veteran takes trip of a lifetime
War II veterans from the Tri State area were treated like royalty
on a recent trip to Washington, D.C. and Ripley County resident,
Clarence English, was among them.
Honor Flight Tri-State, headquartered in Cincinnati, has one goal
- that is to honor veterans who have made so many sacrifices by
taking them on the trip of a lifetime to see their memorial.
English told The Versailles Republican it truly was a memorable
day, one he will treasure always.
The day began with a light breakfast at the Wingate by Wyndham
in Blue Ash, OH. There the WWII veterans heard from the mayor
of Blue Ash, Mark Weber, who thanked them for their service.
Thank yous were plentiful as the trip continued. Strangers walked
up to the group, shook hands with the veterans and said thank
you for serving.
The group boarded a VIP Coach and headed for the Columbus, OH,
airport. They flew Southwest Airlines to Baltimore, MD.
The 80 veterans who didnt know each other until last Wednesday,
June 23, were quickly chatting away as if they were old friends.
No one was a stranger - they all had a common bond, war.
At the Baltimore airport a surprise awaited the entourage. Active
duty men and women of various branches of the military (mostly
Navy) lined the walls as the veterans parted the crowd with their
arrival. It was a parade like none other with people crowding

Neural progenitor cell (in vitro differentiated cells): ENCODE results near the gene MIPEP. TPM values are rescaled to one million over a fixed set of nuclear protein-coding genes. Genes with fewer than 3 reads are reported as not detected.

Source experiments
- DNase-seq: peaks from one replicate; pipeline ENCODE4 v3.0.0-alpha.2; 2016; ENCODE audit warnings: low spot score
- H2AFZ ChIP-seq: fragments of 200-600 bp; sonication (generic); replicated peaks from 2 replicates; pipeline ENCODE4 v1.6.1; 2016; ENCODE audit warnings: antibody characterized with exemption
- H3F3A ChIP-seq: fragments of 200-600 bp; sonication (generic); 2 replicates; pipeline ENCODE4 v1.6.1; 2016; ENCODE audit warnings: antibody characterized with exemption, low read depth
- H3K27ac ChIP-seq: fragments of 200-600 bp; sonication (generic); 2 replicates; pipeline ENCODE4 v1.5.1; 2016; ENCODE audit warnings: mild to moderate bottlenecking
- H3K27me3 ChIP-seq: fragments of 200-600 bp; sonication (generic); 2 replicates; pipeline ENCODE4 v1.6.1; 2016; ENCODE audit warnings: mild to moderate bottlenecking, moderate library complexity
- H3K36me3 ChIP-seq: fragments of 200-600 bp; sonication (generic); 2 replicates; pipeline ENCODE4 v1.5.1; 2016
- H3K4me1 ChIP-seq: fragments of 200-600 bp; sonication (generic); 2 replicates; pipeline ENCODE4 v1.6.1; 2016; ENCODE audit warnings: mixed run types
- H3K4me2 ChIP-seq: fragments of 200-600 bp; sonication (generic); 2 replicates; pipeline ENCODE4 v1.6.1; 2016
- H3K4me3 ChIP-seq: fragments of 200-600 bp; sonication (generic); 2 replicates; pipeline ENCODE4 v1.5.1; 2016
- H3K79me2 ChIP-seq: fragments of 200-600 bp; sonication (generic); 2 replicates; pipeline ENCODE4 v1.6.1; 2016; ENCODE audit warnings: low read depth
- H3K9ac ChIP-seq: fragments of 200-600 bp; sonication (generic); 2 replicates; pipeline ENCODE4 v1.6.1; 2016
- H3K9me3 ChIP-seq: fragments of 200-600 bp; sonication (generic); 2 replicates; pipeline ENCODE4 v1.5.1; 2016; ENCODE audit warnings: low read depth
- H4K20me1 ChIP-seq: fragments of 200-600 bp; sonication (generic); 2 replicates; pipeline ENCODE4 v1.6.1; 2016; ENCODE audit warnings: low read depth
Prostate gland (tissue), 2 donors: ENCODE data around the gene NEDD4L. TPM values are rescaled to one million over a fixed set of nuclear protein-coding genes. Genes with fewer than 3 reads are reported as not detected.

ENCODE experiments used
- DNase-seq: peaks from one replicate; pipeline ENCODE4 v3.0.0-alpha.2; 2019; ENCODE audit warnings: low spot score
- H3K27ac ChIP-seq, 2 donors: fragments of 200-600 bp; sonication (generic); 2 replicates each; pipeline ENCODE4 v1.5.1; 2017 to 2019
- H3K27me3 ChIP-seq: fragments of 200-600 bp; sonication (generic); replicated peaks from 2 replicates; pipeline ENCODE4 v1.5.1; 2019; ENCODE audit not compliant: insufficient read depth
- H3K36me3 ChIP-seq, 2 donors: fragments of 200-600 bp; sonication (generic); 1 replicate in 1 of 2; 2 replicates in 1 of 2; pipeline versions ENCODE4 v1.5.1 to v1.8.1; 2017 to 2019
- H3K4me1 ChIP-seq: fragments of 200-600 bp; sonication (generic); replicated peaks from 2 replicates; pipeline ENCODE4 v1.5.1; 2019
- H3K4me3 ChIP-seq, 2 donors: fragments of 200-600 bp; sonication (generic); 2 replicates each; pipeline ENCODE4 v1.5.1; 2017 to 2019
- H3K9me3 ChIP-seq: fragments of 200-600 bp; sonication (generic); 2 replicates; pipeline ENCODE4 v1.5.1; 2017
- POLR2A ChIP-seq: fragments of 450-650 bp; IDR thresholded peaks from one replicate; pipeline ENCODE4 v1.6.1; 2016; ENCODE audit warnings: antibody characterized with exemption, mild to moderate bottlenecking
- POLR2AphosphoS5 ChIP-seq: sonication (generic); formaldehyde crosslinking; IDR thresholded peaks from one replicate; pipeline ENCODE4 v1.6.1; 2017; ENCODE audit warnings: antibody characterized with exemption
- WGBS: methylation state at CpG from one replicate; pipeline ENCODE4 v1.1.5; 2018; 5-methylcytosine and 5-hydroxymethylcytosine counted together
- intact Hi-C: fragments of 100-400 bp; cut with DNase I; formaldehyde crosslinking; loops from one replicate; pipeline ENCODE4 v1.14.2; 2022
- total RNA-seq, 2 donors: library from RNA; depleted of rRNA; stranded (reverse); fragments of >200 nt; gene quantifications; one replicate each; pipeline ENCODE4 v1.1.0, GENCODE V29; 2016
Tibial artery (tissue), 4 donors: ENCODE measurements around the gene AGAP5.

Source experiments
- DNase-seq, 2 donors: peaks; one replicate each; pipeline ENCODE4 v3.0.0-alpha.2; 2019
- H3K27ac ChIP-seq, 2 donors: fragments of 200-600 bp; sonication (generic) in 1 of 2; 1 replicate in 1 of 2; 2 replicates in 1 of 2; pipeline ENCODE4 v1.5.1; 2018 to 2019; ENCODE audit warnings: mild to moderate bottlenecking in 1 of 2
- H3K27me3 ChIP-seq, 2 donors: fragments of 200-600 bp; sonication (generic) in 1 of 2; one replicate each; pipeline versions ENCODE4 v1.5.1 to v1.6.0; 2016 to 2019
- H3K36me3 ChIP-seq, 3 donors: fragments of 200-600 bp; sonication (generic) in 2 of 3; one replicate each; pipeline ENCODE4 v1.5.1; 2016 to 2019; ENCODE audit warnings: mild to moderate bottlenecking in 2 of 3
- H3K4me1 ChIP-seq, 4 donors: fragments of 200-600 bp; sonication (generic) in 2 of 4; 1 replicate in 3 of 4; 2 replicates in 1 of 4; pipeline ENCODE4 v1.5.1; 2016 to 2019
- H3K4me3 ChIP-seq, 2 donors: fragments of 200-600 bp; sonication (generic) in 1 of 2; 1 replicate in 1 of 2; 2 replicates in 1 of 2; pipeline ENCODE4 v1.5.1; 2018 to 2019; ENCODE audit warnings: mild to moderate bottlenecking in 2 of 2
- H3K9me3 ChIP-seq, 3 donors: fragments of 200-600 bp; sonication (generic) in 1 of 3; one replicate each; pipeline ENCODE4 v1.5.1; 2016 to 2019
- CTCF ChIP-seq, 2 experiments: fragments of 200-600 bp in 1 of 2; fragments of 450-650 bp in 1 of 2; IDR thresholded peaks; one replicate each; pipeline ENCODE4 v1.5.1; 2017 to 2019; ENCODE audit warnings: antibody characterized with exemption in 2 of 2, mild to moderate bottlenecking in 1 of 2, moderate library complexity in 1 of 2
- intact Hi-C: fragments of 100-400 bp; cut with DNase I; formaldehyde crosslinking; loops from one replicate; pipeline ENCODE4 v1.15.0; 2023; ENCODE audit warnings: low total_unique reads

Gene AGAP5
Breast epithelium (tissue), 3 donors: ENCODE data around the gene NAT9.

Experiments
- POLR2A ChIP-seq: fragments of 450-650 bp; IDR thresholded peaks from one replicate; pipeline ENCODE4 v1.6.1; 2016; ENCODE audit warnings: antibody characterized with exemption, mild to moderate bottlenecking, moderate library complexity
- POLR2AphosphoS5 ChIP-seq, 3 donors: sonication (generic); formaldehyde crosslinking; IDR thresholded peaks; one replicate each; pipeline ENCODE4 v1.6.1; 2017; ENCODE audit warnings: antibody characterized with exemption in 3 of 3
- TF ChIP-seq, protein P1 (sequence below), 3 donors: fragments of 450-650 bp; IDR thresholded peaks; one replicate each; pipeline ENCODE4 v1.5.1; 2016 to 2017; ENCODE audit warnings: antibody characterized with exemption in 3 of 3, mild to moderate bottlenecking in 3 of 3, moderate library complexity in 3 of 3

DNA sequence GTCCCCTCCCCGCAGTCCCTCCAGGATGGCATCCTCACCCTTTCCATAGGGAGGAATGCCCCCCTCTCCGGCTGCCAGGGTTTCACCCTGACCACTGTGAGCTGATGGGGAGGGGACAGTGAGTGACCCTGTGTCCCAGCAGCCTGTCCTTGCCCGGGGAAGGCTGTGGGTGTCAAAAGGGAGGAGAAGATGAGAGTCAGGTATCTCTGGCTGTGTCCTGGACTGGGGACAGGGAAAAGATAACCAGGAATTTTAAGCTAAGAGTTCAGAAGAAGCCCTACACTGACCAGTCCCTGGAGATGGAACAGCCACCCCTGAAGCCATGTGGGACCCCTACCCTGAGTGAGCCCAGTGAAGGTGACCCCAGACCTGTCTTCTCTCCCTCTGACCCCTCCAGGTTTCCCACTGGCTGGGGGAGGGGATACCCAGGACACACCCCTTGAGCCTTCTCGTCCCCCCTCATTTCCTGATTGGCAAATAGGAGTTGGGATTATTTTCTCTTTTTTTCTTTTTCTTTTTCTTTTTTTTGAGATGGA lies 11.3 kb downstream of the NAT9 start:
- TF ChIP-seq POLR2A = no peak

into the area where the veterans descended the plane.
Tears were flowing and smiles were broad as the veterans were
thanked over and over for paving the way for the world. You
are our heroes, one man in Navy whites told a veteran as
he clasped his hand.
Signs were waved and people from children to the elderly cheered
for the veterans.
After such an honorary welcome, the veterans were quickly whisked
through the airport, put on buses and headed for Washington, DC
to see their memorial.
Given the title The Greatest Generation is something
most WWII veterans feel is unnecessary. They are a respectful,
unassuming group, who quietly served their country and came home
with no expectations.
As they neared the memorial, a quiet reverence came over the crowd.
The memorial that was long overdue would mean something different
to each veteran.
These veterans fought and won the most devastating war in history.
According to British historian John Keegan, It (WWII) killed
50 million human beings, left hundreds of millions of others wounded
in mind and body and devastated great parts of the world.
From December 7, 1941, when Japan attacked Pearl Harbor until
August 14, 1945, when Japan surrendered, hundreds of thousands
of American lives were lost. Four thousand gold stars adorn the
WWII Memorials Freedom Wall honoring the more than 400,000
Americans who gave their lives.
The memorial honors the 16 million across the world who served
and the many who supported the war effort on the home front.
The memorial is the center of attention situated between the Washington
Monument and the Lincoln Memorial.
Twin Atlantic and Pacific pavilions are in place symbolizing the
war fought across two oceans. Water is the focal point of the